And suddenly you start to guess the secret: Every piece here is a work of sculpture, meant not for the rarefied life of a museum display but for taking part in good conversation over long breakfasts and longer dinners in the hands of people who appreciate the difference time and attention make.
I pull my yellow slicker tighter around me as I edge back into the rain and head for town. It’s early May. Two months from now on any rainy afternoon, the narrow streets of Wellfleet, lined with Victorian houses that resemble someone’s dotty old aunties, will be crowded with beach-deprived shoppers taking in the galleries.
I know where to head: The Left Bank Gallery. This barn-ceilinged former VFW Hall houses what is, in many ways, the personal collection of Audrey Parent, whose gifted eye recognizes and assembles not only some of the best works of art in the country but fine examples of art that also plays well with others. Here almost photographic oils by Jim Holland and revisionist landscapes by newer artists are deliberately hung above hand-crafted inlaid tables and chairs to underscore that art is meant to be lived and life itself can be an art when you let it in..
For a different flavor, head out to Provincetown for the food. Nowhere does the contrast of tastes on Cape Cod stand out in more dramatic relief, often within a few short blocks. My experience in P-town, as it’s commonly known, seems to argue for the superiority of eating spots with first names only, like John and Lewis.
For lunch, head to the pier in the center of town. You can’t miss John’s, a hot dog stand that time forgot, whose counter has been serving up foot-long franks on grilled buns, piled high with self-serve chopped onions, at least as far back as Tom Brokaw’s Greatest Generation. Unless you drop half the contents on your shirt as you walk on down the pier, it really doesn’t count. You may just have to order another.
Once back at Commercial Street, skip across and join the long line for handmade ice cream at Lewis. My personal favorite, no doubt left over from being imprinted as a child with Howard Johnson’s ice cream, is pistachio. Be warned though: It comes out creamy white rather than the atomic green we grew up on. If you’re already feeling grown up, try their saucy Brandy Alexander or White Russian varieties (photo ID required.) By then you’ll be ready to head back for a nap before dinner. Or climb on a whale-watching boat out along the pier and catch the humpbacks playing catch with fish.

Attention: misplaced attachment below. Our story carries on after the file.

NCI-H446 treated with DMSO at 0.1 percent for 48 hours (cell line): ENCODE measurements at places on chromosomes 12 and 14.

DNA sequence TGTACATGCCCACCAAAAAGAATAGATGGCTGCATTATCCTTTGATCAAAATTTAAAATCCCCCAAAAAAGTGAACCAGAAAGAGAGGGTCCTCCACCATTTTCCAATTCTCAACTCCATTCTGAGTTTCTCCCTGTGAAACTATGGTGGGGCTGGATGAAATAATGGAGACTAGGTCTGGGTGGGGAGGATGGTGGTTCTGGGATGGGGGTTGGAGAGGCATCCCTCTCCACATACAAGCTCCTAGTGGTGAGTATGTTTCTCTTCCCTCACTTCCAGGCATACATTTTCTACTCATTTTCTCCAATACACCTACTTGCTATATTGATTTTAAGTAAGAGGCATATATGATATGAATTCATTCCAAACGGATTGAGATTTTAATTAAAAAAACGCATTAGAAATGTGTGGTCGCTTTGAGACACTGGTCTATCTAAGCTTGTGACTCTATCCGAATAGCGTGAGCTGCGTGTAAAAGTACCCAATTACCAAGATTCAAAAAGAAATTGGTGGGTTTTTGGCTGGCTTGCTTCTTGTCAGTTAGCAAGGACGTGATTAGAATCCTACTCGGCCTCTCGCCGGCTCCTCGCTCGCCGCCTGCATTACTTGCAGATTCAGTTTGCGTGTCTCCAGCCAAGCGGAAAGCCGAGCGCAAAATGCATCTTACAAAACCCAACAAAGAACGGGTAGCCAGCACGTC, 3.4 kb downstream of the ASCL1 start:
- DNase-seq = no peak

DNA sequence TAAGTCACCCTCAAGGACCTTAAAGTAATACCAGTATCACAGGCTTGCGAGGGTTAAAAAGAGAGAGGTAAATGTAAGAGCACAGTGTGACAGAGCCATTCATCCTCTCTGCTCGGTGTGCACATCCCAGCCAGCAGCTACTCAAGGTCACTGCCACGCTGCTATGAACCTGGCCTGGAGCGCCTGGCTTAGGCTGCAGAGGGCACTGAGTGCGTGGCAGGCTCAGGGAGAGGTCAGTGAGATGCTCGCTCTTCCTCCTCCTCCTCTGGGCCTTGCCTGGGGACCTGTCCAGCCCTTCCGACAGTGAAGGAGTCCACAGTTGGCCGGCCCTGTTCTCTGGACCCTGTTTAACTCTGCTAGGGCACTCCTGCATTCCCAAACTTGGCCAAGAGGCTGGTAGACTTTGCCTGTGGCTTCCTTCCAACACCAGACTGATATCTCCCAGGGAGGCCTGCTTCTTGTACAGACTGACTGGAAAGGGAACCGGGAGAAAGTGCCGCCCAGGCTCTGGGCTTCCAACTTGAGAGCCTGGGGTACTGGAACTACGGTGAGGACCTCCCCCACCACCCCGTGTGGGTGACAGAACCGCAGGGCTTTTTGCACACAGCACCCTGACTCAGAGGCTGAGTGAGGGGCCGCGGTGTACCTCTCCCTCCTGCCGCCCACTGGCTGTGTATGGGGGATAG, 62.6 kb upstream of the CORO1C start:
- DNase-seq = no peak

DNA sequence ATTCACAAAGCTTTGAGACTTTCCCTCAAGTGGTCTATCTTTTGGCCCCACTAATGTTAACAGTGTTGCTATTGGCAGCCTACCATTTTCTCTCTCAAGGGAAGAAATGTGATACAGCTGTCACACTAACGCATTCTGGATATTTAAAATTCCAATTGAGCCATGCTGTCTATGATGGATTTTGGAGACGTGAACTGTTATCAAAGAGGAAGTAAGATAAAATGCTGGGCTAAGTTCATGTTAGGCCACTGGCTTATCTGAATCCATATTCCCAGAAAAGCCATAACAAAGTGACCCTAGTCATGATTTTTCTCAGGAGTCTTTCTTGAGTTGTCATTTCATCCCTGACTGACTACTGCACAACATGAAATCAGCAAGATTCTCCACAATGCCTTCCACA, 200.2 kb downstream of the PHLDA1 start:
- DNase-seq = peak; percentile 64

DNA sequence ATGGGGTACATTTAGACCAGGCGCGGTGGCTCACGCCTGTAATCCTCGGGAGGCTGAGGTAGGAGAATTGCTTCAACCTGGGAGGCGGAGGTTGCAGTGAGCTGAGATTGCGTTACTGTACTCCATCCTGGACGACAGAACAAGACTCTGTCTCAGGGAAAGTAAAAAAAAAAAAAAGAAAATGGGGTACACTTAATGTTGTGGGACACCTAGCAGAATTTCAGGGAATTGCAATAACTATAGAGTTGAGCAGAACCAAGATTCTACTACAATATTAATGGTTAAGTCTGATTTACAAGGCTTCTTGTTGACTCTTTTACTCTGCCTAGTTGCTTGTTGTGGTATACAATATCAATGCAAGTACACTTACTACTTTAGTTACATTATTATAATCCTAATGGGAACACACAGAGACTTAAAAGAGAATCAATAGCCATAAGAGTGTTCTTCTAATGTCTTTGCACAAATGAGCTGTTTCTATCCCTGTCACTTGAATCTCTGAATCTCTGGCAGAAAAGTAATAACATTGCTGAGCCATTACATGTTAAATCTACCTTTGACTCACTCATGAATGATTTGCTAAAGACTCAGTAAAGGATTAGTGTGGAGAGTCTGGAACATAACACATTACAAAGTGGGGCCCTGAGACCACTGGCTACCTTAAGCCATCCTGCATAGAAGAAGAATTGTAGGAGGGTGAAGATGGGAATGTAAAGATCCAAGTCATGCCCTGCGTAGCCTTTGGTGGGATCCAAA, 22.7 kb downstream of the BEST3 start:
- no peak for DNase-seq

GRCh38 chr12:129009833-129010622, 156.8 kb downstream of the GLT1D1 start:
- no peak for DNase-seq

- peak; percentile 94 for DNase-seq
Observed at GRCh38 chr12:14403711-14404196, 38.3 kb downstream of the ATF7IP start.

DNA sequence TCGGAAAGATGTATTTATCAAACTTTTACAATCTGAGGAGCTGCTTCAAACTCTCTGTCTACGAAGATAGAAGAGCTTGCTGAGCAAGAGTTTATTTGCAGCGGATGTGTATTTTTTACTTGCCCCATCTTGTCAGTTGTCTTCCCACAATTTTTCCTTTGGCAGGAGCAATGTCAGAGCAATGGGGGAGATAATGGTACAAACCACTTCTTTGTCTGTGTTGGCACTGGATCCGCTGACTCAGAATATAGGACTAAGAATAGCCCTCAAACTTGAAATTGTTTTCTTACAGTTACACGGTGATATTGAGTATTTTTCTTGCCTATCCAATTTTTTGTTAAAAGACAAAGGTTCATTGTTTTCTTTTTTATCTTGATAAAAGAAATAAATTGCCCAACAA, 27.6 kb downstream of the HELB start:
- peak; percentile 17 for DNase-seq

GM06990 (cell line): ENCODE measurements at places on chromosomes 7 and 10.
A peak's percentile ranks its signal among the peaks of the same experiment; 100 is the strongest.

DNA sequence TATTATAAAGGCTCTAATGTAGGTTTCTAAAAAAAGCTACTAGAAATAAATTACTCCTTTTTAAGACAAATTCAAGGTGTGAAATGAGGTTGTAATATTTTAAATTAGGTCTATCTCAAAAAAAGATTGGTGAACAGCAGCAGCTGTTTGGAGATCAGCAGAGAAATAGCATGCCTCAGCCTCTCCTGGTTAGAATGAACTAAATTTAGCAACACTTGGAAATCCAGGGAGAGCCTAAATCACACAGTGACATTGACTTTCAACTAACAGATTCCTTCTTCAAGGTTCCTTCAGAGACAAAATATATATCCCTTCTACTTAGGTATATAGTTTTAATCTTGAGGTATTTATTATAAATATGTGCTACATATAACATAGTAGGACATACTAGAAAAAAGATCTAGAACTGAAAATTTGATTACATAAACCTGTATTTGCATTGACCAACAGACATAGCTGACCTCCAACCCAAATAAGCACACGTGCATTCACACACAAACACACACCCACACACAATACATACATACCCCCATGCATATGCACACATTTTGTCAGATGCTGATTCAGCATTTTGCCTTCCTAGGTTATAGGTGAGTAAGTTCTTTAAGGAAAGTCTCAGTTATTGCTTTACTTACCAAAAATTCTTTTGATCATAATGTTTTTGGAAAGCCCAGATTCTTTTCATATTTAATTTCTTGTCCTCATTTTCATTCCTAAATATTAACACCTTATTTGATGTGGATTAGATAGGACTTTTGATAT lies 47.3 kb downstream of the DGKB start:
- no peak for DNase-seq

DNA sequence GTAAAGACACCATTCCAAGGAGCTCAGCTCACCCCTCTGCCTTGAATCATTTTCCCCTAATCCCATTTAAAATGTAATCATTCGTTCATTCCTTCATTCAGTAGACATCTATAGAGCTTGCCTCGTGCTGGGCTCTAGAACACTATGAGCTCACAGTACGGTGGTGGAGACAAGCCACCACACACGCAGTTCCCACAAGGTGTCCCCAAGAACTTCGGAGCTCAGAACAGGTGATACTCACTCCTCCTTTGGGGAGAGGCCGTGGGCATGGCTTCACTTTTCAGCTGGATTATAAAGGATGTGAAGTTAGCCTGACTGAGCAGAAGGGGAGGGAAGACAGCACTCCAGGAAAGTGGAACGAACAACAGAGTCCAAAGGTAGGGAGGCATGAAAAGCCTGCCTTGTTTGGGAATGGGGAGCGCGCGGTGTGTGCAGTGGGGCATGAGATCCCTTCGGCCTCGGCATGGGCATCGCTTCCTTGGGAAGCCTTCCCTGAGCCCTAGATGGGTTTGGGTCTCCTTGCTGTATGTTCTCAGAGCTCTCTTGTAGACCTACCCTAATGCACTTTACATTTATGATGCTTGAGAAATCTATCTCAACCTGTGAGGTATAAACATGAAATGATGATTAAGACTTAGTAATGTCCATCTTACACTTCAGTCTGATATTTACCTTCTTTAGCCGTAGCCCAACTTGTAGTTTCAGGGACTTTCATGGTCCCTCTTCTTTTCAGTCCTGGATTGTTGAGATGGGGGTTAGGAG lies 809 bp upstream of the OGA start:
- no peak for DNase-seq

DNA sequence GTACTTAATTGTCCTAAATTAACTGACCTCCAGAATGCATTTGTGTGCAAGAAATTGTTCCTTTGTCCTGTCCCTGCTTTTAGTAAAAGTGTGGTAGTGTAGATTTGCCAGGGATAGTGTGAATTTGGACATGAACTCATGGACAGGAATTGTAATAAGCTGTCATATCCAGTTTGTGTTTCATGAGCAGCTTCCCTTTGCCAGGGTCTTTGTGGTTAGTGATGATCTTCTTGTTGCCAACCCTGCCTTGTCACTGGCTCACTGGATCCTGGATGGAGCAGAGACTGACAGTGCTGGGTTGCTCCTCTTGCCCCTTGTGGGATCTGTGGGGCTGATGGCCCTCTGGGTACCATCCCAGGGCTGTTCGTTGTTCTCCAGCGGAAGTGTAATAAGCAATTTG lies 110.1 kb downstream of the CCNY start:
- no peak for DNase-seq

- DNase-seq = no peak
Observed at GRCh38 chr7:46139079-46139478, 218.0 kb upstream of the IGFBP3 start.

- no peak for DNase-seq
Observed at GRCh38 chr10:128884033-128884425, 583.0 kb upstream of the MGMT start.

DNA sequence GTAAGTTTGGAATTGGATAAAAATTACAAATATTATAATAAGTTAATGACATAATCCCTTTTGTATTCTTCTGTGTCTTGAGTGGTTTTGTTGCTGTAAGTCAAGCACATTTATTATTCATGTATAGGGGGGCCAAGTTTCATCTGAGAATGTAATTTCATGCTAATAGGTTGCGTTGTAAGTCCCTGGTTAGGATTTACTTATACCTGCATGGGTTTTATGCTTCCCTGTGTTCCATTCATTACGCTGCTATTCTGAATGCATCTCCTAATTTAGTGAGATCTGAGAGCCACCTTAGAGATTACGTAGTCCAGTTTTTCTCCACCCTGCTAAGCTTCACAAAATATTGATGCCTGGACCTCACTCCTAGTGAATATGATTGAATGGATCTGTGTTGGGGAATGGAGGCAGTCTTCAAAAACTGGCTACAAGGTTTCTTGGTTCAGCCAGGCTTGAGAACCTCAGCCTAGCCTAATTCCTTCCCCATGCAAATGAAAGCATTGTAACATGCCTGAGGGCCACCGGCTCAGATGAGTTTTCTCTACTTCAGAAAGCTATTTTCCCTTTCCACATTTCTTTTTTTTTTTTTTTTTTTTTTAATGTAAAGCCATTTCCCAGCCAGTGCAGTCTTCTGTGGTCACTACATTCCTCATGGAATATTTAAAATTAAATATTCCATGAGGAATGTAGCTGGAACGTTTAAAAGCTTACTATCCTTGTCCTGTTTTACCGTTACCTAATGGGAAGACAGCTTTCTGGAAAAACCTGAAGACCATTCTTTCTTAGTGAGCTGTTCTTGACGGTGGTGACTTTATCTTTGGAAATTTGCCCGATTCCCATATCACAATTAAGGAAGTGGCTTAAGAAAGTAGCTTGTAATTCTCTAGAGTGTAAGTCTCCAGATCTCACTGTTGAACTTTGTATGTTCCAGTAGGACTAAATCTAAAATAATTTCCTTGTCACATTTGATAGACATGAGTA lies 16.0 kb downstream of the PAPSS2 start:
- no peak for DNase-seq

With that I’ll put this to bed. Yes, there are other secrets I could share with you, like the long solitary walks I take to where I can pull silvery blue stripers out of the incoming tides in June, but then I’d have to put you out of commission. Besides, some secrets are best left for you to discover for yourself.
[You can discover some of Cape Cod’s secrets yourself by joining the OLLI-USF tour of “Cape Cod and the Islands” this fall. It includes Nantucket Island, Plimoth Plantation, Plymouth Rock, Martha’s Vineyard, a tour of Boston and a lot more. The primary departure date for this seven day tour is September 15, but if that sells out, there are three other possible departure dates. Obviously you’ll need to sign up and secure your spot well in advance, and the payment due date is July 2, so click here for all the details.]
Judy Huge spent more than 30 years as a college teacher, corporate consultant and writer. Since joining OLLI in 2016, Judy has taught The Page Awaits: A Workshop for Writers in the Making and Writing Your Memoir: Out of Your Past and Onto the Page. She will teach The Page Awaits again in Fall 19. Judy regularly participates in Great Books courses and has taken classes in history, politics, mindfulness and poetry. She spends part of the year in her beloved Cape Cod.
2 Replies to “Cape Cod: Finding Her Secrets”
Evocative and beautiful, Judy! Thanks for sharing “your” Cape.
Your story is the next best thing to being there! Now I need to see it in person!